Monday, May 04, 2009

Needle exchange bill reaches milestone Tuesday

Legislation to authorize local-control needle exchange programs will reach a milestone Tuesday when SB 188 finally receives a hearing in the House Public Health committee. The previous chair, Dianne Delisi, had singlehandedly blocked the bill in 2007 after a bipartisan supermajority of senators approved it. But this year's Chair Lois Kolkhorst greenlighted a hearing and promised sponsors the legislation will get a committee vote.

A majority of Public Health Committee members already voted for needle exchange once. The House had a vote in 2007 on an amendment by Rep. McLendon to allow a needle exchange pilot in Bexar County that tells us a lot about the bill's likely reception on committee. Here's how the committee members voted on that 2007 amendment:
Ayes: Naishtat; Coleman; Gonzales; Hopson; McReynolds, King, S;

Nays: Laubenberg, Truitt

Absent: Kolkhorst; Davis, J;

Present not voting: Zerwas
Though Rep. Kolkhorst wasn't there for the 2007 vote, the fact that the chair decided to give the bill a hearing shows she's at least open to the idea, and if she allows the committee to vote on the bill, by this count the votes are there to pass it.

Two other notable, key "aye" votes for needle exchange from 2007 pop out from the list: Calendars Committee Chairman Brian McCall and House Speaker Joe Strauss. That makes me hopeful SB 188 will make it to the House floor for a vote if it clears the Public Health Committee.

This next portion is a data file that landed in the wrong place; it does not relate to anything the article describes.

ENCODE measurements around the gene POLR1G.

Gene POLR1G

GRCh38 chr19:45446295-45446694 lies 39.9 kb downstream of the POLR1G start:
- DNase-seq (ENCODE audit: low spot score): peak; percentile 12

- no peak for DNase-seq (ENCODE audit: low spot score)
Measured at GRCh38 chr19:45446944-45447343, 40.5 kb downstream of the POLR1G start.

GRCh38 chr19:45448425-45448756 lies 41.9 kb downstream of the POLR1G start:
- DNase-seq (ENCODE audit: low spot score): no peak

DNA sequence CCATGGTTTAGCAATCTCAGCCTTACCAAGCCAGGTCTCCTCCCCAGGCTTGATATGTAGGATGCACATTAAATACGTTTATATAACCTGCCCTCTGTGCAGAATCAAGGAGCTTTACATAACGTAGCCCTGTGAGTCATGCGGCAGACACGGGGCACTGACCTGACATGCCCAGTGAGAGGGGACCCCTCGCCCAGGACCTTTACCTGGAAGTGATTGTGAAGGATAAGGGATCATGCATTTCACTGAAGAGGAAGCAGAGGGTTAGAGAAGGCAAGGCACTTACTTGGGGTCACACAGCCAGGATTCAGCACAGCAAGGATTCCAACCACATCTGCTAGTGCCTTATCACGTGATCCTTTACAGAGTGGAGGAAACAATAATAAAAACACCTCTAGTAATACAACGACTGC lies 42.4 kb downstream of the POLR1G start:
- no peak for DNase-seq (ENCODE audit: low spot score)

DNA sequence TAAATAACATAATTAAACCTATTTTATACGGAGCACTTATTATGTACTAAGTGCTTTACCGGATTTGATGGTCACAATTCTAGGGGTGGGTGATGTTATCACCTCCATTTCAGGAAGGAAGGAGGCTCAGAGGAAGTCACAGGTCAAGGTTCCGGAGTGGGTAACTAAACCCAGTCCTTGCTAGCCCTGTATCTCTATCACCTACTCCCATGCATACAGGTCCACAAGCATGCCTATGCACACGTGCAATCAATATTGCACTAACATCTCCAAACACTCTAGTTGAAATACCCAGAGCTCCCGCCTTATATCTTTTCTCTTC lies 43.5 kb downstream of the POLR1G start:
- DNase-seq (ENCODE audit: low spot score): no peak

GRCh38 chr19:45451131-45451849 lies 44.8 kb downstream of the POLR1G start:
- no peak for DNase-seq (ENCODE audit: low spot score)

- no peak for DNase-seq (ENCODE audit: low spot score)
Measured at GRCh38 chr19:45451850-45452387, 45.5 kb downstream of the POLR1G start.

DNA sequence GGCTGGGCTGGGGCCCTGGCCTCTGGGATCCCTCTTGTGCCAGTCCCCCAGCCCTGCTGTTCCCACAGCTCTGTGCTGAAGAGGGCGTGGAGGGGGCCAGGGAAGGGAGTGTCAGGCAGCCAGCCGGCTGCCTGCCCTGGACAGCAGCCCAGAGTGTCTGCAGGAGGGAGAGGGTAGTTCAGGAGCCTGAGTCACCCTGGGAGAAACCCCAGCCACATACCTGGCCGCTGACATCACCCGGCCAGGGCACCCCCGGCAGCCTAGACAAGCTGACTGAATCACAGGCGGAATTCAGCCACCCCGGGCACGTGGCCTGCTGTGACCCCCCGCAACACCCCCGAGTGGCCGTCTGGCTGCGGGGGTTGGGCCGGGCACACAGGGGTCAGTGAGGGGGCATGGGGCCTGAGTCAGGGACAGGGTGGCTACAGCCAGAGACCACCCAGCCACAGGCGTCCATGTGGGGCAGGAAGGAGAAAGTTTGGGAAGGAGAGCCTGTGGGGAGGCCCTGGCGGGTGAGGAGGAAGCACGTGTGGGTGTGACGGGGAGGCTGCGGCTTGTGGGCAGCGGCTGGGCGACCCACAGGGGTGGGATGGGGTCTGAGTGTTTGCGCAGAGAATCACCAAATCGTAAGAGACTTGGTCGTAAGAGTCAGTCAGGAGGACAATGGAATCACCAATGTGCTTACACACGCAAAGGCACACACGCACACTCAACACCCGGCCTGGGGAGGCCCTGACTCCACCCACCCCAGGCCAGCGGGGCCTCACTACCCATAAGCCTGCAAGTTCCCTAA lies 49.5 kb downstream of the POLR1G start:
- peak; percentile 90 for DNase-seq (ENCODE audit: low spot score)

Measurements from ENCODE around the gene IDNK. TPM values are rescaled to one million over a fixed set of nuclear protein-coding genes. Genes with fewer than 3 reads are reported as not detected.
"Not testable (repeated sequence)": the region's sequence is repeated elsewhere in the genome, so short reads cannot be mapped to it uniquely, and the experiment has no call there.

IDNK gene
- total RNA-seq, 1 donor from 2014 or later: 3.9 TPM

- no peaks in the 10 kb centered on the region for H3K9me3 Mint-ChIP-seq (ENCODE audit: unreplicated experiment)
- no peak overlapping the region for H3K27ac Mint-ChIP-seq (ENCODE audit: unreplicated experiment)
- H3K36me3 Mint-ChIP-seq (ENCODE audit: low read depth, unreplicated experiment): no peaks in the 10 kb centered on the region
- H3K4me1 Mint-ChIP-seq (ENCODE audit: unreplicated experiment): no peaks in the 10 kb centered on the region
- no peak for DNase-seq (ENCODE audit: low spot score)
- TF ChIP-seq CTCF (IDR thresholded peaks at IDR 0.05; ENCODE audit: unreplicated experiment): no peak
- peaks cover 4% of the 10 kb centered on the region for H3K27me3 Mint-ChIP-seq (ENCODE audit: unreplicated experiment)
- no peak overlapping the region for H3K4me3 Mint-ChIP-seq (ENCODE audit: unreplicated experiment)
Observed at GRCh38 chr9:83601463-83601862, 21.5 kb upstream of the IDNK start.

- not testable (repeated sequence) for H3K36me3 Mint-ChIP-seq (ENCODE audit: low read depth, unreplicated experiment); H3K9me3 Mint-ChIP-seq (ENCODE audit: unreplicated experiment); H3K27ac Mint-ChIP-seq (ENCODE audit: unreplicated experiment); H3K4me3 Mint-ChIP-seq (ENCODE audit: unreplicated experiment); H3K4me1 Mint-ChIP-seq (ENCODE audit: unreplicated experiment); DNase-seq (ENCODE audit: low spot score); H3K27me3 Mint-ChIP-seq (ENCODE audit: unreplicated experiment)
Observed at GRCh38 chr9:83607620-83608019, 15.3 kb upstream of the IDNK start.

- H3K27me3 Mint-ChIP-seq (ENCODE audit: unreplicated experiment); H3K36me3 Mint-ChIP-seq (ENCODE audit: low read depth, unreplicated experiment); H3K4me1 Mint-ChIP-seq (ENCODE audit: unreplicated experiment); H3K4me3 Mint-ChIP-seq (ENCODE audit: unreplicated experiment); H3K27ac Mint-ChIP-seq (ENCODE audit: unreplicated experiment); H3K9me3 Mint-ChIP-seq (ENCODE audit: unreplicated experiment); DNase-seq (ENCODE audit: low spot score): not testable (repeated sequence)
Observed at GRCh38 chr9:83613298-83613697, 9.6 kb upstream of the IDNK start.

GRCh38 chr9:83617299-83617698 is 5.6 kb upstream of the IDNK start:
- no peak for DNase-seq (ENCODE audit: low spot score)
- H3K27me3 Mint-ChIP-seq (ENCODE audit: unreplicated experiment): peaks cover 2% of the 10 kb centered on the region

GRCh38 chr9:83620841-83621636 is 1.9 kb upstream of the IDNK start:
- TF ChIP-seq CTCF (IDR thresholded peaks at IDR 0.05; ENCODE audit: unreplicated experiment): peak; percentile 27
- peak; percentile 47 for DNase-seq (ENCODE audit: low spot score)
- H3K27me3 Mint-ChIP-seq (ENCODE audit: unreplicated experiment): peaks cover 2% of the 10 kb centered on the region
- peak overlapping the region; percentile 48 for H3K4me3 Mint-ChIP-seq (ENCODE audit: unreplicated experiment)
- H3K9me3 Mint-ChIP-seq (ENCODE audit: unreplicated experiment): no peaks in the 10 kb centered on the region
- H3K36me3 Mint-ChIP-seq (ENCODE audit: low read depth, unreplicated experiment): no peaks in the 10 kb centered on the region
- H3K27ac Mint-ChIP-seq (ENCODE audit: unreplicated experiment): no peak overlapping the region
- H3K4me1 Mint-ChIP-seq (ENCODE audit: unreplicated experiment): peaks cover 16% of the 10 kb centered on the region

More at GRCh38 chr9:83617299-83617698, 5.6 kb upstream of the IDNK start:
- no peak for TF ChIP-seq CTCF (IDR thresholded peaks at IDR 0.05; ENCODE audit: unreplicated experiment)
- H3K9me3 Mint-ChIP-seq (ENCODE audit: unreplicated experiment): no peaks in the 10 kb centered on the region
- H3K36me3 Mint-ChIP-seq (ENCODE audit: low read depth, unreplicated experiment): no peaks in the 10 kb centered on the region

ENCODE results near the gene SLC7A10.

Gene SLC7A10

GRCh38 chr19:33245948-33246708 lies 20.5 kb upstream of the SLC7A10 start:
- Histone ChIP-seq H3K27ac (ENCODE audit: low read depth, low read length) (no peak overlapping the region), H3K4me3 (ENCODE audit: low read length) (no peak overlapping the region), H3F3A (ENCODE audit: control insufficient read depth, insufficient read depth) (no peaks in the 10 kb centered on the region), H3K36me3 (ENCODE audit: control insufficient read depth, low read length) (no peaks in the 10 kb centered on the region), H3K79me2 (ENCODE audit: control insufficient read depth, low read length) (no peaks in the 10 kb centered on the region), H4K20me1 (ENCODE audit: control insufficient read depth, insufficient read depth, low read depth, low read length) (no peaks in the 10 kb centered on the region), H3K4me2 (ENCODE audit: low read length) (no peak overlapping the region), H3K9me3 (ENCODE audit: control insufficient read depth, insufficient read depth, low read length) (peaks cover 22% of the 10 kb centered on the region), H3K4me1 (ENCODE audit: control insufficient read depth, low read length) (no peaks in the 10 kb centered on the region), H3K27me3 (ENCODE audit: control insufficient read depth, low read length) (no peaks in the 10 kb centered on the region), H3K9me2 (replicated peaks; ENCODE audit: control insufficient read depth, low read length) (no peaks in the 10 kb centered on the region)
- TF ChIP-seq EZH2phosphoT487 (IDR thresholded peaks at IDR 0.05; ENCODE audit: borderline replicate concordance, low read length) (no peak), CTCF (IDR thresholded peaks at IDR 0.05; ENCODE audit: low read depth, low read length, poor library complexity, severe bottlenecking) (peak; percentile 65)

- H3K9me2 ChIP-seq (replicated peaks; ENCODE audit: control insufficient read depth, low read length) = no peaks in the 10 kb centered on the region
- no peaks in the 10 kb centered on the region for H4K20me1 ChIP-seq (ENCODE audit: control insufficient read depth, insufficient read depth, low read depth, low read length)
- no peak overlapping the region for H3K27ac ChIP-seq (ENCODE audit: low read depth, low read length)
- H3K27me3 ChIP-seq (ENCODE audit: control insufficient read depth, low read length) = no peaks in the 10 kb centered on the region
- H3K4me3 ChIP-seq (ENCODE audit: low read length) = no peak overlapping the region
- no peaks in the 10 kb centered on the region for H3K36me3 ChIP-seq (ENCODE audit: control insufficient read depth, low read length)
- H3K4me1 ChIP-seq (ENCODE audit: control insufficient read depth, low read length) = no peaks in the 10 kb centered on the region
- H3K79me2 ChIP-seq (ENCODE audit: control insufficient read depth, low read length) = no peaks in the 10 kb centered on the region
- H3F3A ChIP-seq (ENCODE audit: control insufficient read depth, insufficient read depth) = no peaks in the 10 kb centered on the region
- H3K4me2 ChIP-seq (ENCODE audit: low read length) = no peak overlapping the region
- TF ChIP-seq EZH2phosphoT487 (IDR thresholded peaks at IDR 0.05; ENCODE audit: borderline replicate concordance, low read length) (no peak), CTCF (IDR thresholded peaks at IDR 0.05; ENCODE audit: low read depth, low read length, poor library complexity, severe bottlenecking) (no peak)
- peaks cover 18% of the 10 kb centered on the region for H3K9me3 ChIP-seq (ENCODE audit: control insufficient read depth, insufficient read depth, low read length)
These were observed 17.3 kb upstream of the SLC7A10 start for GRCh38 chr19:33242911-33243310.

Needle exchange isn't a cure all, but it helps at the margins to prevent disease, reduce public health costs and make it more likely program participants access drug treatment. According to a fact sheet from the Texas Department of State Health Services, found via the blog Sifting the Haystack:
  • More than 14,000 Texans got HIV when they were injecting drug users.
  • About 240,000 cases of hepatitis C in Texas are linked to sharing syringes.
  • Preventing 100 new cases of HIV would save $38,000,000 in medical costs.
  • Syringe exchange could prevent 100 new cases of HIV per year in Texas.
  • A study comparing 81 cities found the HIV infection rate decreased 5.8% per year in cities with SEPs and increased by 5.9% in cities without SEPs.
SB 188 is scheduled for a hearing in the House Public Health Committee on Tuesday, May 5, 2009, at 8:00 AM in E2.012 in the Texas Capitol. Go here to watch it live when once it begins.

See prior, related Grits posts:

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